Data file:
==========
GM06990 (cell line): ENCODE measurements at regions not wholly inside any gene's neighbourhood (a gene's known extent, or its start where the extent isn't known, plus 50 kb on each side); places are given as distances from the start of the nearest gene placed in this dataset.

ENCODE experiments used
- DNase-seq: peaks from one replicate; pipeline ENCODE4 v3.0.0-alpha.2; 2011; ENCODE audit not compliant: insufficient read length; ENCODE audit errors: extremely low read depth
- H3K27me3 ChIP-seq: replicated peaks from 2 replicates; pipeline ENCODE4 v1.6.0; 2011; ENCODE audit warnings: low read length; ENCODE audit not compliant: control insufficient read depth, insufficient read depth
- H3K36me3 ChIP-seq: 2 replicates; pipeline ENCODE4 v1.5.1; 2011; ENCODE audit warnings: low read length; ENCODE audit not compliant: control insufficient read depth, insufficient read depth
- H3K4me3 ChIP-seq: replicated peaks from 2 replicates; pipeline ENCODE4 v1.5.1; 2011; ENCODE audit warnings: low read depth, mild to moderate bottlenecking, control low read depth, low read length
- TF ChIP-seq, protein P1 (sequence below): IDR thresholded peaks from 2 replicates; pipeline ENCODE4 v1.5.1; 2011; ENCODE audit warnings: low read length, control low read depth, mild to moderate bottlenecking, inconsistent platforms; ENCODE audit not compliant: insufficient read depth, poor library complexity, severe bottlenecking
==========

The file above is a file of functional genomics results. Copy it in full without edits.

GM06990 (cell line): ENCODE measurements at regions not wholly inside any gene's neighbourhood (a gene's known extent, or its start where the extent isn't known, plus 50 kb on each side); places are given as distances from the start of the nearest gene placed in this dataset.

ENCODE experiments used
- DNase-seq: peaks from one replicate; pipeline ENCODE4 v3.0.0-alpha.2; 2011; ENCODE audit not compliant: insufficient read length; ENCODE audit errors: extremely low read depth
- H3K27me3 ChIP-seq: replicated peaks from 2 replicates; pipeline ENCODE4 v1.6.0; 2011; ENCODE audit warnings: low read length; ENCODE audit not compliant: control insufficient read depth, insufficient read depth
- H3K36me3 ChIP-seq: 2 replicates; pipeline ENCODE4 v1.5.1; 2011; ENCODE audit warnings: low read length; ENCODE audit not compliant: control insufficient read depth, insufficient read depth
- H3K4me3 ChIP-seq: replicated peaks from 2 replicates; pipeline ENCODE4 v1.5.1; 2011; ENCODE audit warnings: low read depth, mild to moderate bottlenecking, control low read depth, low read length
- TF ChIP-seq, protein P1 (sequence below): IDR thresholded peaks from 2 replicates; pipeline ENCODE4 v1.5.1; 2011; ENCODE audit warnings: low read length, control low read depth, mild to moderate bottlenecking, inconsistent platforms; ENCODE audit not compliant: insufficient read depth, poor library complexity, severe bottlenecking